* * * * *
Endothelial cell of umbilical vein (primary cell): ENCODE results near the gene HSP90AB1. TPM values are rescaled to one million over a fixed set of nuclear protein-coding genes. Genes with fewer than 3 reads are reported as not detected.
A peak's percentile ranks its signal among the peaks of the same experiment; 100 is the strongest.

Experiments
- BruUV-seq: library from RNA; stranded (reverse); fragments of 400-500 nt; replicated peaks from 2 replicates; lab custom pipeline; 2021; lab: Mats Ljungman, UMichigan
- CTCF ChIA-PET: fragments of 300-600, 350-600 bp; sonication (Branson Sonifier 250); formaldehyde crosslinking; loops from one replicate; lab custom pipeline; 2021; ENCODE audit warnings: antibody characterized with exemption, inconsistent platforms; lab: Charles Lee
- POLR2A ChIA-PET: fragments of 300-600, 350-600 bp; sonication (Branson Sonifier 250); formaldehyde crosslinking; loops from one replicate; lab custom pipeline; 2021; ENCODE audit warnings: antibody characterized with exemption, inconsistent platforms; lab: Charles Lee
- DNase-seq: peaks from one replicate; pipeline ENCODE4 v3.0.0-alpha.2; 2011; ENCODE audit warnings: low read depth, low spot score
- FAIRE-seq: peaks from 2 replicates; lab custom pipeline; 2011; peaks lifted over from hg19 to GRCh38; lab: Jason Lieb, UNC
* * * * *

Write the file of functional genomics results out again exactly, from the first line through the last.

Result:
Endothelial cell of umbilical vein (primary cell): ENCODE results near the gene HSP90AB1. TPM values are rescaled to one million over a fixed set of nuclear protein-coding genes. Genes with fewer than 3 reads are reported as not detected.
A peak's percentile ranks its signal among the peaks of the same experiment; 100 is the strongest.

Experiments
- BruUV-seq: library from RNA; stranded (reverse); fragments of 400-500 nt; replicated peaks from 2 replicates; lab custom pipeline; 2021; lab: Mats Ljungman, UMichigan
- CTCF ChIA-PET: fragments of 300-600, 350-600 bp; sonication (Branson Sonifier 250); formaldehyde crosslinking; loops from one replicate; lab custom pipeline; 2021; ENCODE audit warnings: antibody characterized with exemption, inconsistent platforms; lab: Charles Lee
- POLR2A ChIA-PET: fragments of 300-600, 350-600 bp; sonication (Branson Sonifier 250); formaldehyde crosslinking; loops from one replicate; lab custom pipeline; 2021; ENCODE audit warnings: antibody characterized with exemption, inconsistent platforms; lab: Charles Lee
- DNase-seq: peaks from one replicate; pipeline ENCODE4 v3.0.0-alpha.2; 2011; ENCODE audit warnings: low read depth, low spot score
- FAIRE-seq: peaks from 2 replicates; lab custom pipeline; 2011; peaks lifted over from hg19 to GRCh38; lab: Jason Lieb, UNC